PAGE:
What’s in a Word?: What Do We Mean When We Say Community?

I have filled out my fair share of pastoral applications and have read through many church profiles. One of the things I have learned is this: every church values community.  No brainer, right? Why would you be part of a church if you didn’t value community? In a world that is increasingly spiritual and not religious, you wouldn’t. Being a church member means, at some level, we hunger for a deeper connection with others. And so it makes sense that I’ve heard churches describe the joy of community. Some churches even put community in their name. signifying how much being in community is part of their identity.

But what do churches mean when they say they ‘value community?’ I think there is quite a range in the practice. Some churches have a thin concept of community. For them, community means gathered worship, participating in a church event and maybe a small group. Other groups, influenced by monasticism (new and old), Anabaptism, and the second chapter of Acts have a much thicker practice of community with a more robust form of life-sharing. Think shared meals,  a common purse, intense relational commitment. Either thin or thick styled communities can have a sense of God’s presence in the church gathered, but thick communities are more intentional about continually gathering.

Thin communities are popular and widespread, but there is a pull towards a thicker, more robust form of community. Except where there isn’t. Sometimes in our efforts to reach the masses, we minimize the sort of lifestyle commitments we call people to. Sure we want community, but we also know how busy people are and we don’t want them to feel overburdened. So we lower the bar. We call people brother and sister, but don’t bother with them outside of  our church sponsored events. Acts 2 and 4 speaks about a radical commitment, but as many conservative commentators remind us, Acts is being ‘descriptive’ not ‘prescriptive.’ Nowhere are we commanded to share life in this way! I have a friend who is a youth pastor who uses Acts 2 to teach his kids proper Biblical exegesis by demonstrating that Acts 2:42-47 doesn’t really apply to them.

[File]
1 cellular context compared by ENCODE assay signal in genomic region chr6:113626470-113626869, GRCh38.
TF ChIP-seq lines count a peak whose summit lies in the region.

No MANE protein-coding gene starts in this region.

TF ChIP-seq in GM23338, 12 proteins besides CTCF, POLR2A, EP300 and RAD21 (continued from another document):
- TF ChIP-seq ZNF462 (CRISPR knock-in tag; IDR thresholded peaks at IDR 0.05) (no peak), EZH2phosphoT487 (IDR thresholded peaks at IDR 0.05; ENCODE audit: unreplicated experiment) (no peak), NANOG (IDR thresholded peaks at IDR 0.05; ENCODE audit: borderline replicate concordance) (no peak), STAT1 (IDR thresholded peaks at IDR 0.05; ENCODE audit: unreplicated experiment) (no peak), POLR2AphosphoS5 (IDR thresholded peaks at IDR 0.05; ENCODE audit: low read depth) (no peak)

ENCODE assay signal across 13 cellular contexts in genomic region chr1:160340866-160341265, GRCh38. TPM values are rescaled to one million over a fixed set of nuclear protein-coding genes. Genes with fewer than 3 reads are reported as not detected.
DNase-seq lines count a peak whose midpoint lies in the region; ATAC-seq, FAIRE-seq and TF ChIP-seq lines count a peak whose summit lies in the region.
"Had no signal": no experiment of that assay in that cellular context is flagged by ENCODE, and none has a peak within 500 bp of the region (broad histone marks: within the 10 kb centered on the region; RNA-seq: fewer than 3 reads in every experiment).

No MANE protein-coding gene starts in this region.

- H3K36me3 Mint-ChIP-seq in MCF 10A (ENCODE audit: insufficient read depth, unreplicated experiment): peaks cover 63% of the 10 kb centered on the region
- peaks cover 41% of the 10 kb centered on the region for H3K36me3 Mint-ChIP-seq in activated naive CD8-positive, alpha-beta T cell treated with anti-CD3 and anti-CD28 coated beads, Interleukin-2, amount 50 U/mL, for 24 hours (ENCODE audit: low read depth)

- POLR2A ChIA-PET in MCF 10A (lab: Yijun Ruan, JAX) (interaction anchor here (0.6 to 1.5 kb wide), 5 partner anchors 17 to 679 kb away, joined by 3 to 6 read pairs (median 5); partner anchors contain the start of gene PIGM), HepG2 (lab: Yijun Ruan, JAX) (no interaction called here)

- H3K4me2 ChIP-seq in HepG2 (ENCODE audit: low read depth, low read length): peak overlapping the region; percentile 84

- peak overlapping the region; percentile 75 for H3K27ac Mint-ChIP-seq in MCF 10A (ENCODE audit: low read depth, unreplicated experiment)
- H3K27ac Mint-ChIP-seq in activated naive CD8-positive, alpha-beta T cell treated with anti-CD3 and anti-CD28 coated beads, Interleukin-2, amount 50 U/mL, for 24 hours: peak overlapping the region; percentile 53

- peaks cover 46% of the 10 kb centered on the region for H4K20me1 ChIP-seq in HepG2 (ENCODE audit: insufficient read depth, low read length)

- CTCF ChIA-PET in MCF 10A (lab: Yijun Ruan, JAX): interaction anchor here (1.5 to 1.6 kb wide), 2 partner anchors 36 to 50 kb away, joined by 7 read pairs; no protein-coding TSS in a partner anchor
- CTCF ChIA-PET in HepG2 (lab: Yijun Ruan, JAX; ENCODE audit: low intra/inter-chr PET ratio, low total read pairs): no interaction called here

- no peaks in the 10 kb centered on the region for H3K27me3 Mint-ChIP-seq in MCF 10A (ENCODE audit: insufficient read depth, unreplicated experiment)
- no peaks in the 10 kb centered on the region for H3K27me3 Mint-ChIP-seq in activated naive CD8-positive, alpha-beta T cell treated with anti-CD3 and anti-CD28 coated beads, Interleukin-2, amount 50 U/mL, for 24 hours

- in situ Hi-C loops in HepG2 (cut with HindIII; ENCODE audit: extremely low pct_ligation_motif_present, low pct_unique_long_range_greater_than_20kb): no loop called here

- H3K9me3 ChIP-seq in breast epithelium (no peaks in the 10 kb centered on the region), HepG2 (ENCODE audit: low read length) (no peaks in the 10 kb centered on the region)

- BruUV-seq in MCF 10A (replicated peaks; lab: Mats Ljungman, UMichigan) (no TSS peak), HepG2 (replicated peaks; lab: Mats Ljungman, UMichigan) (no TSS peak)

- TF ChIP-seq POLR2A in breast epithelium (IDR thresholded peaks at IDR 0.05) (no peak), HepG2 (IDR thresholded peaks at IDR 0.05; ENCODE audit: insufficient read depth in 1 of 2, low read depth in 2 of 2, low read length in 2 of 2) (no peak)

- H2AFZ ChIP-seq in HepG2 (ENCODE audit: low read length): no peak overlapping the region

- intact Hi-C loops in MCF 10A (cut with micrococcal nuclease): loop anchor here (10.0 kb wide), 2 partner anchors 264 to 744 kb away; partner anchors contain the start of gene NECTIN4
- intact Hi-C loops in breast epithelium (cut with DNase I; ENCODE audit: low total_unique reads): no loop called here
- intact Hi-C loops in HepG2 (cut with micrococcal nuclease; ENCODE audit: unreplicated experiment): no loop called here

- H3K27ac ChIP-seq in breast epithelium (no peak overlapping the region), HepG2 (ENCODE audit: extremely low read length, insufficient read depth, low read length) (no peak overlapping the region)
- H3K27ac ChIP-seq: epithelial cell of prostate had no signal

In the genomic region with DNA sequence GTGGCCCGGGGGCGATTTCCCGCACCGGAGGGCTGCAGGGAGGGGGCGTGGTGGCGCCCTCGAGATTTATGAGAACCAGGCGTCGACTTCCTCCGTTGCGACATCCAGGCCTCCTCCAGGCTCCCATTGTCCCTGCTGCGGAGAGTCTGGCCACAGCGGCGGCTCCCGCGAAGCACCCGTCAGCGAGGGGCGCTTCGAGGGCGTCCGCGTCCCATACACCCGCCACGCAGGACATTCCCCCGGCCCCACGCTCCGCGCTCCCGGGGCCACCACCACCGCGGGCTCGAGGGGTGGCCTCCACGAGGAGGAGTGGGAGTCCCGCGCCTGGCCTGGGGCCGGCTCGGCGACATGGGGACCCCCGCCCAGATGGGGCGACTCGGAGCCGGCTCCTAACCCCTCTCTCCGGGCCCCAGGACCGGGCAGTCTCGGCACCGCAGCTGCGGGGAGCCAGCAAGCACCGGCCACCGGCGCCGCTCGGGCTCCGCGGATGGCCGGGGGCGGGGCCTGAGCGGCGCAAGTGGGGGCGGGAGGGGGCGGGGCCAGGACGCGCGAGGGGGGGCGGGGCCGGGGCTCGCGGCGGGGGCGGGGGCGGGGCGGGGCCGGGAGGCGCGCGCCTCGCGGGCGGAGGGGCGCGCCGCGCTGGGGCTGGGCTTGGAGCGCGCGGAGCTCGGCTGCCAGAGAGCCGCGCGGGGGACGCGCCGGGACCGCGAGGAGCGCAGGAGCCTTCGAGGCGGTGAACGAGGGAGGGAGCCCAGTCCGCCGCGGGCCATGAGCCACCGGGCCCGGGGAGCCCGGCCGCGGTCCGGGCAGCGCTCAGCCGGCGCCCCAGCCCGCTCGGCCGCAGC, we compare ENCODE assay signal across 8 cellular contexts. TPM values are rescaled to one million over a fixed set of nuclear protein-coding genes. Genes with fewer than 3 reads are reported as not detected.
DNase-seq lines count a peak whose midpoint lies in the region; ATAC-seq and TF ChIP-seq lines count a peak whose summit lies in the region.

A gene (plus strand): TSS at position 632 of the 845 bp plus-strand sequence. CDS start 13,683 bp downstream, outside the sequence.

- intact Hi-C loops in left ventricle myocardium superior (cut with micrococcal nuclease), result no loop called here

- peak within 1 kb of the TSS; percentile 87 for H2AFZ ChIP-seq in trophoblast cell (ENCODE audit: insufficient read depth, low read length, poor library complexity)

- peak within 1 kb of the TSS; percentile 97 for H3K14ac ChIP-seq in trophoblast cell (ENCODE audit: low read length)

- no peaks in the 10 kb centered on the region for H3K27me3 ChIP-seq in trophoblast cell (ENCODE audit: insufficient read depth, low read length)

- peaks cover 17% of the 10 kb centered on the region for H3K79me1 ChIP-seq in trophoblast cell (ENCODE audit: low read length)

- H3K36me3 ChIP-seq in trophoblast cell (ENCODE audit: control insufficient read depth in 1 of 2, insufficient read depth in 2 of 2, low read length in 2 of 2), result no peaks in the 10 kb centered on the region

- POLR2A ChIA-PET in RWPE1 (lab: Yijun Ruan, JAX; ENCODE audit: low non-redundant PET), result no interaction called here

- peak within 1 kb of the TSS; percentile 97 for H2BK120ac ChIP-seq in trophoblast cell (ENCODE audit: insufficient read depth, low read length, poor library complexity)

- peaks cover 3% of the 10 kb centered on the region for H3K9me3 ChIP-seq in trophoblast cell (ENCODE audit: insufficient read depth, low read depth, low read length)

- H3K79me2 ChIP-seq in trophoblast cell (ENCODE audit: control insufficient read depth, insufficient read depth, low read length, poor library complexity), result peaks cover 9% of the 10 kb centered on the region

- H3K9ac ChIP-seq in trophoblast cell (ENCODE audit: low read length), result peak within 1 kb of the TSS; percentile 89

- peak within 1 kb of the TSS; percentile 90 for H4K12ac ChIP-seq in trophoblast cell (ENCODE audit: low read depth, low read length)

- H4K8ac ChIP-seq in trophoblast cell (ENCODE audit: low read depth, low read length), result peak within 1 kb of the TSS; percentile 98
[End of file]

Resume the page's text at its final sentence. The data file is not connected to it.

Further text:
To me, this lacks imagination. We may not be required to join an intentional Christian community and sell all our private property, but the fact that the first group of people ever called ‘church’ did is amazing. It evokes communal imagination of how we can share life together. We need to let this passage challenge our individualistic, privatized lives and our lack of commitment to one another.

Three chapters later, Ananias and Sapphira are struck down for pretending to share their possessions. Peter says to Ananias,” “Ananias, how is it that Satan has so filled your heart that you have lied to the Holy Spirit and have kept for yourself some of the money you received for the land?  Didn’t it belong to you before it was sold? And after it was sold, wasn’t the money at your disposal? What made you think of doing such a thing? You have not lied just to human beings but to God.” (Acts 5:3-4). If we allow this passage to speak to us about community we learn two things. First, a robust community is never about compulsion. Ananias was free to share life with the church in Jerusalem and still hold something back.  There was no command to ‘sell all he had to give to the poor.’ Second, we see Ananias and Sapphira under judgment (struck down!) because they lied to the Holy Spirit.